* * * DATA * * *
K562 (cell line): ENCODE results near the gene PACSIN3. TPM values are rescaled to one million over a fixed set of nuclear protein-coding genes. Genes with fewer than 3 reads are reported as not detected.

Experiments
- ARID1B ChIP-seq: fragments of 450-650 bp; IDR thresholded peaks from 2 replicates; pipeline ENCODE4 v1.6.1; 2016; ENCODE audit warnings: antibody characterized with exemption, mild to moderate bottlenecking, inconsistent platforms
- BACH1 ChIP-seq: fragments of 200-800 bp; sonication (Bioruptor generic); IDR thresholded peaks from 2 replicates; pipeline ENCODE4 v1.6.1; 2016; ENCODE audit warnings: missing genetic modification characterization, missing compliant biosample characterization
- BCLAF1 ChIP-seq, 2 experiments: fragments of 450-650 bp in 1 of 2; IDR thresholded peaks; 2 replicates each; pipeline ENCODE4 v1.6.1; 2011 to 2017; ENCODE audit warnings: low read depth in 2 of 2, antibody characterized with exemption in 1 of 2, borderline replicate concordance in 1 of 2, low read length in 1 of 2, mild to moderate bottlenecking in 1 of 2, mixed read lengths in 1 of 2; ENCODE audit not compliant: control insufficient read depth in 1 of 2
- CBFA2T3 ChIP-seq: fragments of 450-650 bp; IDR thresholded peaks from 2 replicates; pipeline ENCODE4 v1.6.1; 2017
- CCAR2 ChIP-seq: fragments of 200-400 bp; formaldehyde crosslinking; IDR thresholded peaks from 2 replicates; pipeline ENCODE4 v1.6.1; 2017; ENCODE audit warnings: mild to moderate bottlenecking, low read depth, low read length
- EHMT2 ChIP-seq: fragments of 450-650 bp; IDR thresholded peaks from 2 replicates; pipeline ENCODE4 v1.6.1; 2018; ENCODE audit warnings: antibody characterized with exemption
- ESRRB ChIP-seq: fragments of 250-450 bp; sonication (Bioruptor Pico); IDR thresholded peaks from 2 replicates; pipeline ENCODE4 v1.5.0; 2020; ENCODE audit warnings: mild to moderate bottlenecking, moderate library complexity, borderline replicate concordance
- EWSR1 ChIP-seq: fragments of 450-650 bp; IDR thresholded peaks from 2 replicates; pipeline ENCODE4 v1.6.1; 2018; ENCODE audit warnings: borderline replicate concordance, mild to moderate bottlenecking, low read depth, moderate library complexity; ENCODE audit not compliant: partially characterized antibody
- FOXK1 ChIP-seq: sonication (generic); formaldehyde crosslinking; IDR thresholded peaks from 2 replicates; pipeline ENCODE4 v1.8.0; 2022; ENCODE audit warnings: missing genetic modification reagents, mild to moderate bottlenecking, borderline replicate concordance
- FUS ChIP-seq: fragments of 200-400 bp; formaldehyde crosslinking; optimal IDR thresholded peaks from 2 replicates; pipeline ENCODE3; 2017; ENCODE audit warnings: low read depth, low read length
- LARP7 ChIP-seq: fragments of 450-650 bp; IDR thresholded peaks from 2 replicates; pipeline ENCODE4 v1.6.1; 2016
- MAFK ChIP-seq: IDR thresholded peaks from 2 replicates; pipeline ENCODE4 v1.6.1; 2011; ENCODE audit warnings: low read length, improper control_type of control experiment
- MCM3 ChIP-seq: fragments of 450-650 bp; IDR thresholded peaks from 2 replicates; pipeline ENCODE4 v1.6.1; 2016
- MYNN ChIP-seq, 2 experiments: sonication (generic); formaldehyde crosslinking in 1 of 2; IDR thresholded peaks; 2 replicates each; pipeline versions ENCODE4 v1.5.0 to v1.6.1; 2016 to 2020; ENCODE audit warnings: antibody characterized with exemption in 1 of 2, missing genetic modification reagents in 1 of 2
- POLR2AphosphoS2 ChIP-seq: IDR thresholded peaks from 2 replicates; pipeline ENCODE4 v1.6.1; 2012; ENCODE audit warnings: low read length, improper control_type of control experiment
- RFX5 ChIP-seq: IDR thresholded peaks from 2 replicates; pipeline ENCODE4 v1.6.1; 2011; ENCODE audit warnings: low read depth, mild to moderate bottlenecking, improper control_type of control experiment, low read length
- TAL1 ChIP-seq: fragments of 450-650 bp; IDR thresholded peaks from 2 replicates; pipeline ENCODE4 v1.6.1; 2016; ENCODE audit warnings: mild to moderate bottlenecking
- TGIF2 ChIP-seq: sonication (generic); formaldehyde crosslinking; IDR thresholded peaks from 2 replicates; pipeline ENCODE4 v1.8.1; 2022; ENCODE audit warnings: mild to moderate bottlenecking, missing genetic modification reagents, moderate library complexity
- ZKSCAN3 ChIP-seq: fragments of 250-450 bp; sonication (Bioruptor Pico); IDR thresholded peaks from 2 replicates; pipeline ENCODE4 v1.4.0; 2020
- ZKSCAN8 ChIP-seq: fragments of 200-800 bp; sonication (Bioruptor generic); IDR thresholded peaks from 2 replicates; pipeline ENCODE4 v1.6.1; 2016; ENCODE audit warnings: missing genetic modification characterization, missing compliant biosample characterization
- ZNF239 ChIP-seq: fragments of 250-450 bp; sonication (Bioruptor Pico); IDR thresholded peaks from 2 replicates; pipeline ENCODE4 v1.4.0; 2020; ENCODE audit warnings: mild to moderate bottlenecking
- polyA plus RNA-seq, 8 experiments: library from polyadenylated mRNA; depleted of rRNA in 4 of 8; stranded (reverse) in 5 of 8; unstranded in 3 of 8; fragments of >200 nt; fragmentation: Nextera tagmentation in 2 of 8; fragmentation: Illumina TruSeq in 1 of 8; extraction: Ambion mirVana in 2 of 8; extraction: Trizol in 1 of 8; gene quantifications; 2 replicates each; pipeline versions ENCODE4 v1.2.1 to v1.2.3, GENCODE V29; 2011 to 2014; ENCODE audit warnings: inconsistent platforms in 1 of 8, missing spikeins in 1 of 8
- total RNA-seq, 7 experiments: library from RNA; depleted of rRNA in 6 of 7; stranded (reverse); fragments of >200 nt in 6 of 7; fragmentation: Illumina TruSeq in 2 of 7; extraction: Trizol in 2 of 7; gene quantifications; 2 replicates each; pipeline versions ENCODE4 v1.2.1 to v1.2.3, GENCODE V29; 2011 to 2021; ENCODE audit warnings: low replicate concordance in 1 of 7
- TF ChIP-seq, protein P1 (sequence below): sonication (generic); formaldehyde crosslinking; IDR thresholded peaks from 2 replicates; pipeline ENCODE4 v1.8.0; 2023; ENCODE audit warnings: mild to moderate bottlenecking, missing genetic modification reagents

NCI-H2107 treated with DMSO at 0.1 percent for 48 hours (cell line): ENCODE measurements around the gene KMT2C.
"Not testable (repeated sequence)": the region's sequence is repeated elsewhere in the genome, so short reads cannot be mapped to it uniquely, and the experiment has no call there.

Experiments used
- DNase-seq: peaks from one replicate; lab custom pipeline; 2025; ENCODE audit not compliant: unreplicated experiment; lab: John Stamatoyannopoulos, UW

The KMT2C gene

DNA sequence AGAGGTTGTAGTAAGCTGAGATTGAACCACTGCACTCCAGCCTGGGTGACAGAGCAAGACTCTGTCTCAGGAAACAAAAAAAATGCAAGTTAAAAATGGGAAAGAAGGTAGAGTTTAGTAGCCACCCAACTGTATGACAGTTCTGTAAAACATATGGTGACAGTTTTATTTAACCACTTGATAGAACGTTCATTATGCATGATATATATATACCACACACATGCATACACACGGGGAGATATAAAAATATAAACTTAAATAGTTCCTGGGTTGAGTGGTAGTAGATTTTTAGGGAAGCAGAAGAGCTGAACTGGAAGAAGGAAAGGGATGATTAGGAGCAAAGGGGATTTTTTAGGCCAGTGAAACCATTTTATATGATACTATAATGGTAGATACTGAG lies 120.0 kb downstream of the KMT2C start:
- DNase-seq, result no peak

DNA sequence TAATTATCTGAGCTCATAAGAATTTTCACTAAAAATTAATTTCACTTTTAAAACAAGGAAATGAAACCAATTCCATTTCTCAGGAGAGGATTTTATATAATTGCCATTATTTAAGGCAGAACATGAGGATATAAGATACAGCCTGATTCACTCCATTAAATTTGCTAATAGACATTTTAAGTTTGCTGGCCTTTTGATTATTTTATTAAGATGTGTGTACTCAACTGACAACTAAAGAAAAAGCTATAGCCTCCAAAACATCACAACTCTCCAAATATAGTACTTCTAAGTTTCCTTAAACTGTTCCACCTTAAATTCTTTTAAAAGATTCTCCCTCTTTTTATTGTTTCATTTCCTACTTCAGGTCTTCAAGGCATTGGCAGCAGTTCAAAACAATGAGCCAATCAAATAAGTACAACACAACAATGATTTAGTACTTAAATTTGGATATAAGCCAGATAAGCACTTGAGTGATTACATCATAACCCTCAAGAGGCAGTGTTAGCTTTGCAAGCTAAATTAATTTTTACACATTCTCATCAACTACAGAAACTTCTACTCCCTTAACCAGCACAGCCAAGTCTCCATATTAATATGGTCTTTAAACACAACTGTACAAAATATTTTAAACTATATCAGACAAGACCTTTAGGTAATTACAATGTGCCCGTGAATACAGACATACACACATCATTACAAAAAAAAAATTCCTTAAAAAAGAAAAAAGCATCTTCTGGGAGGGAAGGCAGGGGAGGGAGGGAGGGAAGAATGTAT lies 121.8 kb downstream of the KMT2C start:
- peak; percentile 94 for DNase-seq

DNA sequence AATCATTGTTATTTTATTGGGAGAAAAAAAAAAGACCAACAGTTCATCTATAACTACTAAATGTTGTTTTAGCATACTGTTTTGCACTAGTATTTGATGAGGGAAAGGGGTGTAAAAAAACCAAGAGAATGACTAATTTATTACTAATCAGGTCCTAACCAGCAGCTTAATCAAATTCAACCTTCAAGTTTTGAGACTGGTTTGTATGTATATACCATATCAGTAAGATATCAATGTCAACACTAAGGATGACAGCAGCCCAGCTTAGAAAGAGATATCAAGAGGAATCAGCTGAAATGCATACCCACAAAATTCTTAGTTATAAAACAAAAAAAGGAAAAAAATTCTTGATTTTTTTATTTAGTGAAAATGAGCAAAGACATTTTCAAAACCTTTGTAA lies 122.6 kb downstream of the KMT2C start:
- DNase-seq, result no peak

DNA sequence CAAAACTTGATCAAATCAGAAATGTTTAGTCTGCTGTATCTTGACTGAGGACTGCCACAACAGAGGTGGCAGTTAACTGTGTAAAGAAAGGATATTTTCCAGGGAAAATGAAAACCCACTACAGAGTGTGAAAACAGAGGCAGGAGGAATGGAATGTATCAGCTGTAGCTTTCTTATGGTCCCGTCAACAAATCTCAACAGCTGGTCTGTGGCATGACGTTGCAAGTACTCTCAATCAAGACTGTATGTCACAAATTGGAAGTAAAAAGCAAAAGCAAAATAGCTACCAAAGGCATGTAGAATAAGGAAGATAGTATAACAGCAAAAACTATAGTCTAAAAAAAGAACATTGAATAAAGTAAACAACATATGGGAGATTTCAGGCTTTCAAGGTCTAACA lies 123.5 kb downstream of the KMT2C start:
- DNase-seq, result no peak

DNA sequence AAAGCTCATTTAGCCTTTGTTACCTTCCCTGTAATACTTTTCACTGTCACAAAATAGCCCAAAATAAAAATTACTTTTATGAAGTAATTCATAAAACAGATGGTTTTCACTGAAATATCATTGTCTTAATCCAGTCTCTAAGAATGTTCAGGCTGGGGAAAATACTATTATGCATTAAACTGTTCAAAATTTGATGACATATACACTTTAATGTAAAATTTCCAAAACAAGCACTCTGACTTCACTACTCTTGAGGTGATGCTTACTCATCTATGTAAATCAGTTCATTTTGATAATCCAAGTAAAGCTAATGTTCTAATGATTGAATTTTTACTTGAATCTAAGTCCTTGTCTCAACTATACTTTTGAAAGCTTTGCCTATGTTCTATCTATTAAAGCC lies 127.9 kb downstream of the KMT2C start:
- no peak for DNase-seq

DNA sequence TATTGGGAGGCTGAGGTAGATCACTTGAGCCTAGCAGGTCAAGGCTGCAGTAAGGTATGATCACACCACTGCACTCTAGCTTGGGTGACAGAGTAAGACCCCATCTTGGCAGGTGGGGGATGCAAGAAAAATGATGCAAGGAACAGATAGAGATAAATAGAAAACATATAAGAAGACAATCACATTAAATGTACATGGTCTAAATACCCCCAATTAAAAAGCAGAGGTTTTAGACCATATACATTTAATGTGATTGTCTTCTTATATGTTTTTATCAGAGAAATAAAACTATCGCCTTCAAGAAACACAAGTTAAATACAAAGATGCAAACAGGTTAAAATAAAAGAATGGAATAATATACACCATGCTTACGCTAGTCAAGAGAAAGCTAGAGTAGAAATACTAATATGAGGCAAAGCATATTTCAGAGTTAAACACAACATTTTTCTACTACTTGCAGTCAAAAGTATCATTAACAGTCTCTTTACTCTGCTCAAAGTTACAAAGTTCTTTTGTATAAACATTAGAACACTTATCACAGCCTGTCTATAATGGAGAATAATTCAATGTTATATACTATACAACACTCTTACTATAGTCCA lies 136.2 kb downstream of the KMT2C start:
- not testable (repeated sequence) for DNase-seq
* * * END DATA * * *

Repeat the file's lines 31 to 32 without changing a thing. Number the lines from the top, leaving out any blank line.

The KMT2C gene

DNA sequence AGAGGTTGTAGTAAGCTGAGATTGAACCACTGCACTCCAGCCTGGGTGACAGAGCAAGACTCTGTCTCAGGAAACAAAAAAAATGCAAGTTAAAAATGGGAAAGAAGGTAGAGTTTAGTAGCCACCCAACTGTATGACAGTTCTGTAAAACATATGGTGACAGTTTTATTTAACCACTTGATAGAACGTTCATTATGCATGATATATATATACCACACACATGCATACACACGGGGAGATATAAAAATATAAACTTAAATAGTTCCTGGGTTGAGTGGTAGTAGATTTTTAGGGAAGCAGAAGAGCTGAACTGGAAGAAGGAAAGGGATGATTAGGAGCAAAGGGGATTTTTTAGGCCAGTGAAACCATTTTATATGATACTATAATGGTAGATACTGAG lies 120.0 kb downstream of the KMT2C start: